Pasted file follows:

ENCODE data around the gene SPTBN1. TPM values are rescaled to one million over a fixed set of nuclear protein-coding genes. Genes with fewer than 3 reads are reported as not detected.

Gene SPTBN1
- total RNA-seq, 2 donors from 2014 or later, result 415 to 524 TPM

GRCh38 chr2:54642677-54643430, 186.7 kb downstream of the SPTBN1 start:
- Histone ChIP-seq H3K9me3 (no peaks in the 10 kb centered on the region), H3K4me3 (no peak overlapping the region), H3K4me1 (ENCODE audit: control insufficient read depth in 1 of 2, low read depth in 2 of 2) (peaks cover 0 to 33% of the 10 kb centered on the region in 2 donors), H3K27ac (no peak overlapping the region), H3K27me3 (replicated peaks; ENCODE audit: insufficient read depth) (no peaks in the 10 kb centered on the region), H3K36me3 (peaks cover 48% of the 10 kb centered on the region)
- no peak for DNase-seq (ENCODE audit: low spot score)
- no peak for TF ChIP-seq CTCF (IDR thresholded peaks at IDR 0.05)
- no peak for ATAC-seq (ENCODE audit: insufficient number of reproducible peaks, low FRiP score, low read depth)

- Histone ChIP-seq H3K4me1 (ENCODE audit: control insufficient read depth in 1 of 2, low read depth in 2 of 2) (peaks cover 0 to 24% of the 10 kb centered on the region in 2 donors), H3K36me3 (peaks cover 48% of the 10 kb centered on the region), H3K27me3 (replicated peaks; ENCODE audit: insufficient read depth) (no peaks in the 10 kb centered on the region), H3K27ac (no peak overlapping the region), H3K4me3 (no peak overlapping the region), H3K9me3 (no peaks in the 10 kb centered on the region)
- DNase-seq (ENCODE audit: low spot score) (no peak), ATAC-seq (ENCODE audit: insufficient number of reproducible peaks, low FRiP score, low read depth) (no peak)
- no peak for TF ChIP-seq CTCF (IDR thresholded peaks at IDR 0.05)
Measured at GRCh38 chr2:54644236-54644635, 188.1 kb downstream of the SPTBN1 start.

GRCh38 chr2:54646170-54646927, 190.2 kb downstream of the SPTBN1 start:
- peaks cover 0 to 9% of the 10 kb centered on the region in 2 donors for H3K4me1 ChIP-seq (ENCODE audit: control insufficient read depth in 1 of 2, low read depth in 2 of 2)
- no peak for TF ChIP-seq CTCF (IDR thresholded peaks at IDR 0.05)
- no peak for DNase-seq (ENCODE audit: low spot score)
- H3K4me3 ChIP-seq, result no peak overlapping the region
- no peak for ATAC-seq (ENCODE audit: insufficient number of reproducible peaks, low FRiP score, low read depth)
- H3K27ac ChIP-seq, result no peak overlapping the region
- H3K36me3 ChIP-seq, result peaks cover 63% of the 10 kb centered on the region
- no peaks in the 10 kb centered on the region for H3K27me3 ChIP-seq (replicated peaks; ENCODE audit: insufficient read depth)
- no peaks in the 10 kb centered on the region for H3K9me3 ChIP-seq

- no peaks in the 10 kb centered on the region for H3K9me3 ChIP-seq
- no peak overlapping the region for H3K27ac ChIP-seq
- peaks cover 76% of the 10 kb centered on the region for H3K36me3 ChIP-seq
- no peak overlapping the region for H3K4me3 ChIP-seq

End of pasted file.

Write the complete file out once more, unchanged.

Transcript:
ENCODE data around the gene SPTBN1. TPM values are rescaled to one million over a fixed set of nuclear protein-coding genes. Genes with fewer than 3 reads are reported as not detected.

Gene SPTBN1
- total RNA-seq, 2 donors from 2014 or later, result 415 to 524 TPM

GRCh38 chr2:54642677-54643430, 186.7 kb downstream of the SPTBN1 start:
- Histone ChIP-seq H3K9me3 (no peaks in the 10 kb centered on the region), H3K4me3 (no peak overlapping the region), H3K4me1 (ENCODE audit: control insufficient read depth in 1 of 2, low read depth in 2 of 2) (peaks cover 0 to 33% of the 10 kb centered on the region in 2 donors), H3K27ac (no peak overlapping the region), H3K27me3 (replicated peaks; ENCODE audit: insufficient read depth) (no peaks in the 10 kb centered on the region), H3K36me3 (peaks cover 48% of the 10 kb centered on the region)
- no peak for DNase-seq (ENCODE audit: low spot score)
- no peak for TF ChIP-seq CTCF (IDR thresholded peaks at IDR 0.05)
- no peak for ATAC-seq (ENCODE audit: insufficient number of reproducible peaks, low FRiP score, low read depth)

- Histone ChIP-seq H3K4me1 (ENCODE audit: control insufficient read depth in 1 of 2, low read depth in 2 of 2) (peaks cover 0 to 24% of the 10 kb centered on the region in 2 donors), H3K36me3 (peaks cover 48% of the 10 kb centered on the region), H3K27me3 (replicated peaks; ENCODE audit: insufficient read depth) (no peaks in the 10 kb centered on the region), H3K27ac (no peak overlapping the region), H3K4me3 (no peak overlapping the region), H3K9me3 (no peaks in the 10 kb centered on the region)
- DNase-seq (ENCODE audit: low spot score) (no peak), ATAC-seq (ENCODE audit: insufficient number of reproducible peaks, low FRiP score, low read depth) (no peak)
- no peak for TF ChIP-seq CTCF (IDR thresholded peaks at IDR 0.05)
Measured at GRCh38 chr2:54644236-54644635, 188.1 kb downstream of the SPTBN1 start.

GRCh38 chr2:54646170-54646927, 190.2 kb downstream of the SPTBN1 start:
- peaks cover 0 to 9% of the 10 kb centered on the region in 2 donors for H3K4me1 ChIP-seq (ENCODE audit: control insufficient read depth in 1 of 2, low read depth in 2 of 2)
- no peak for TF ChIP-seq CTCF (IDR thresholded peaks at IDR 0.05)
- no peak for DNase-seq (ENCODE audit: low spot score)
- H3K4me3 ChIP-seq, result no peak overlapping the region
- no peak for ATAC-seq (ENCODE audit: insufficient number of reproducible peaks, low FRiP score, low read depth)
- H3K27ac ChIP-seq, result no peak overlapping the region
- H3K36me3 ChIP-seq, result peaks cover 63% of the 10 kb centered on the region
- no peaks in the 10 kb centered on the region for H3K27me3 ChIP-seq (replicated peaks; ENCODE audit: insufficient read depth)
- no peaks in the 10 kb centered on the region for H3K9me3 ChIP-seq

- no peaks in the 10 kb centered on the region for H3K9me3 ChIP-seq
- no peak overlapping the region for H3K27ac ChIP-seq
- peaks cover 76% of the 10 kb centered on the region for H3K36me3 ChIP-seq
- no peak overlapping the region for H3K4me3 ChIP-seq